- We see the risks around our baseline on the downside. These include worries about the entrenchment and expansion of the U.S.- China dispute, as well as market turbulence related to the path of interest rate normalization by the U.S. Federal Reserve. Brexit and Italy's fiscal woes may have an impact, but remain regional risks for the most part.

- All is not lost! Policy makers across the major economies can seize the opportunity to shed shibboleths and undertake bold (non-monetary) policy actions to mitigate the slowdown.

- We expect the path of growth and policy normalization next year and beyond to be orderly for the most part; more an arrival of autumn than a coming of winter. This global slowdown is both necessary and healthy. It's not the beginning of another global financial crisis.

Dec. 11 2018 — The outlook for the global economy in 2019 is straight forward: GDP growth will slow in aggregate and in most major countries. The U.S. will lead the trend, as fiscal stimulus will wane and monetary policy normalization will continue, with both weighing on growth. China's expansion will continue to moderate despite a pause in corporate deleveraging, and we expect further policy easing as ongoing trade tensions and the effects on both business and investor confidence continue to bite. European growth will trundle along, weighed down by concerns about Brexit, Italy's budget, and Germany's new leadership ahead of a reshuffling of the European governance. Across emerging markets, tech and oil exporting economies may struggle in relative terms.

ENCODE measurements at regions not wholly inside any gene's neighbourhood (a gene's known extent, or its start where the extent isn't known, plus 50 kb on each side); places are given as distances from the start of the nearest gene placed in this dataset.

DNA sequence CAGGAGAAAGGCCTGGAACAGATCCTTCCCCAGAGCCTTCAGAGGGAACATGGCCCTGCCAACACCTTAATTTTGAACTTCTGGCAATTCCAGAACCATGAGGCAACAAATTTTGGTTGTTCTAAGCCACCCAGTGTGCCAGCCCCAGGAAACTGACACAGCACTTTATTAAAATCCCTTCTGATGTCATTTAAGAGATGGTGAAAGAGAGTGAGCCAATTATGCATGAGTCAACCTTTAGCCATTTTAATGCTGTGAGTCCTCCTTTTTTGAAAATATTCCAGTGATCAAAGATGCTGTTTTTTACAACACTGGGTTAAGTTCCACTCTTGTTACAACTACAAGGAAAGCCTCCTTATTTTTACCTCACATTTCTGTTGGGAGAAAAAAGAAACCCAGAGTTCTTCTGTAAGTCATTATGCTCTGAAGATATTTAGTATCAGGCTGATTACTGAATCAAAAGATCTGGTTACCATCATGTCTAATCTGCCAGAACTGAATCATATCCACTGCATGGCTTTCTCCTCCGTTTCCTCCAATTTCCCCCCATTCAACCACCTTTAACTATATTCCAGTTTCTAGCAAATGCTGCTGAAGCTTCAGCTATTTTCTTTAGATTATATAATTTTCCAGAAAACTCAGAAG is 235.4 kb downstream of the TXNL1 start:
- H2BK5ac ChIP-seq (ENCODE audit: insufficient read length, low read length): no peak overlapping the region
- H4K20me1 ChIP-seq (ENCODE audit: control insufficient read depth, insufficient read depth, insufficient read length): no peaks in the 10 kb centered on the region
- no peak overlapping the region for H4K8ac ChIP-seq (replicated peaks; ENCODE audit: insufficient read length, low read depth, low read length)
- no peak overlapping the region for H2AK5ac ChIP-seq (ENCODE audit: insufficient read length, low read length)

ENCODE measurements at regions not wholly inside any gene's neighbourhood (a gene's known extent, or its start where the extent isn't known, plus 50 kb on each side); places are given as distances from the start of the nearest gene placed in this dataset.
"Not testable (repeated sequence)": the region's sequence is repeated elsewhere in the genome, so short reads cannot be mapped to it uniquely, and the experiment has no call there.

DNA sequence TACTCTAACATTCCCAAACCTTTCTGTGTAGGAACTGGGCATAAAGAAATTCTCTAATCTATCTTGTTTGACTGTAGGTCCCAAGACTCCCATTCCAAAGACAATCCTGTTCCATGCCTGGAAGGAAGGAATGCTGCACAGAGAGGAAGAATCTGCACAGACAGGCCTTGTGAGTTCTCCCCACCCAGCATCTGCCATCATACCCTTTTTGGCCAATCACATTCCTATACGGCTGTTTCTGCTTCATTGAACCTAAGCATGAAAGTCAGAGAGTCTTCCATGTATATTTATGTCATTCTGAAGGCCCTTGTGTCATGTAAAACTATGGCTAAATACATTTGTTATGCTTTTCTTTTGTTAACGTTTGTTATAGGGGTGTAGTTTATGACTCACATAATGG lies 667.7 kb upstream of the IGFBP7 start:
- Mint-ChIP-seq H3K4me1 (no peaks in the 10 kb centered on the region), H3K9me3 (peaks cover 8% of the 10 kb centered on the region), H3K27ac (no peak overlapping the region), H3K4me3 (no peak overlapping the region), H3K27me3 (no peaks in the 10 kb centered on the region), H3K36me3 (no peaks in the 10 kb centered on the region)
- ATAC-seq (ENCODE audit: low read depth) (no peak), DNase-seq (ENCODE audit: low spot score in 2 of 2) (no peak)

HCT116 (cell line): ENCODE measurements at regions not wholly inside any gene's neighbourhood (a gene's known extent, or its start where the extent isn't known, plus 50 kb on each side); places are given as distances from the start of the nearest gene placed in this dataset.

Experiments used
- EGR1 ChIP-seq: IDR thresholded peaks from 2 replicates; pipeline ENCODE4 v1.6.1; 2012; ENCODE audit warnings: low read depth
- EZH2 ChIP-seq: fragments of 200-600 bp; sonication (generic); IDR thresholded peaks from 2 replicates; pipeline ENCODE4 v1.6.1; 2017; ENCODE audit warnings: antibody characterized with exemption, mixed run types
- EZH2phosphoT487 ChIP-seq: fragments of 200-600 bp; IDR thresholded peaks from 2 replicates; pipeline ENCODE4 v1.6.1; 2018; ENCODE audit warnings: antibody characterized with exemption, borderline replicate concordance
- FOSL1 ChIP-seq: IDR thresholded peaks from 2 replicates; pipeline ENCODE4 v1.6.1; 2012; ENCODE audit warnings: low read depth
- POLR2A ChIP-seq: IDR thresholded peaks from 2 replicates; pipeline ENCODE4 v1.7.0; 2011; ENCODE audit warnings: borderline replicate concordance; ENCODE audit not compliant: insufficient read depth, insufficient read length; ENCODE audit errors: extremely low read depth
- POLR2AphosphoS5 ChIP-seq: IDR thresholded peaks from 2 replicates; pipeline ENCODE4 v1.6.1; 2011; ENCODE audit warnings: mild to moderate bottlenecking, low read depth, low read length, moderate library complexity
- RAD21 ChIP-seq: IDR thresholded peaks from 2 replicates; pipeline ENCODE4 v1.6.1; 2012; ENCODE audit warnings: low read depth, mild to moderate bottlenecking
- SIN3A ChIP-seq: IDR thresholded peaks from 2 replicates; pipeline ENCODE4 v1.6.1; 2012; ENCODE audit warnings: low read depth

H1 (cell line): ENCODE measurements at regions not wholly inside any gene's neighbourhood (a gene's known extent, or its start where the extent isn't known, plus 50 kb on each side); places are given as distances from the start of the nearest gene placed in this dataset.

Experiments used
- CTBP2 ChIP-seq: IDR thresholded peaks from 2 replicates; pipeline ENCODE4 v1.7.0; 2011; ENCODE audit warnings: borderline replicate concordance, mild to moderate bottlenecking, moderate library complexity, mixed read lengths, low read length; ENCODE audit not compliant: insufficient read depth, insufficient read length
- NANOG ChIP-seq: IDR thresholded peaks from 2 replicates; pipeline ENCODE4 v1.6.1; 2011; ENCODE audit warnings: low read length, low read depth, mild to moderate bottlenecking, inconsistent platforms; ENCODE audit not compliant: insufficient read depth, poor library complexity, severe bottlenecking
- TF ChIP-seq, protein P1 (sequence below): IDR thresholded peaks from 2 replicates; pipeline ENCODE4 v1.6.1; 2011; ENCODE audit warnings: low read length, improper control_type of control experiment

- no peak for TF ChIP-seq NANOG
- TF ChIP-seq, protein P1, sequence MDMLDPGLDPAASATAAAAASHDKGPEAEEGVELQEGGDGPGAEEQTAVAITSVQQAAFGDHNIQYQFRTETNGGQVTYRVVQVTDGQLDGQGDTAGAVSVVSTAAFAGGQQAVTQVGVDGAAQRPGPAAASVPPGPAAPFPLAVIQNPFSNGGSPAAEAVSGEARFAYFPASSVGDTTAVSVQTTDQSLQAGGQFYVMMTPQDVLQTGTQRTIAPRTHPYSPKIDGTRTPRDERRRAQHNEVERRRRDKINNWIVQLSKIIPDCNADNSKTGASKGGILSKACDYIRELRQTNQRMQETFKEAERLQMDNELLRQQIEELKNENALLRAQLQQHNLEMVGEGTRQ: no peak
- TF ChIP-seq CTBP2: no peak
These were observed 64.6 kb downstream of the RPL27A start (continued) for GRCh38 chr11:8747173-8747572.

Moreover, the risks to this outlook are on the downside, driven in large part by two scenarios. First, the U.S.-China entanglement (it's not just about trade and never was) may worsen and broaden before it gets better. The pause in tariff escalation by Presidents Trump and Xi following the recent G-20 meeting in Buenos Aires was welcome, but much work lies ahead. Second, as our just-completed Credit Conditions Committee agreed, with the cycle turning, the possibility of surprises on the credit front is rising as well. These include debt affordability as well as access to financing.

Despite this gloom, we are not jumping on the crisis band wagon. In broad terms, we see the slowing of global growth as both necessary and healthy. We expect the process to be reasonably orderly, with recent bouts of market turbulence a reminder that slowdowns are not always smooth. It need not be the case that winter is coming, but the global synchronized upturn of 2017 has clearly passed, and we are entering the autumn of the long expansion that followed the global financial crisis.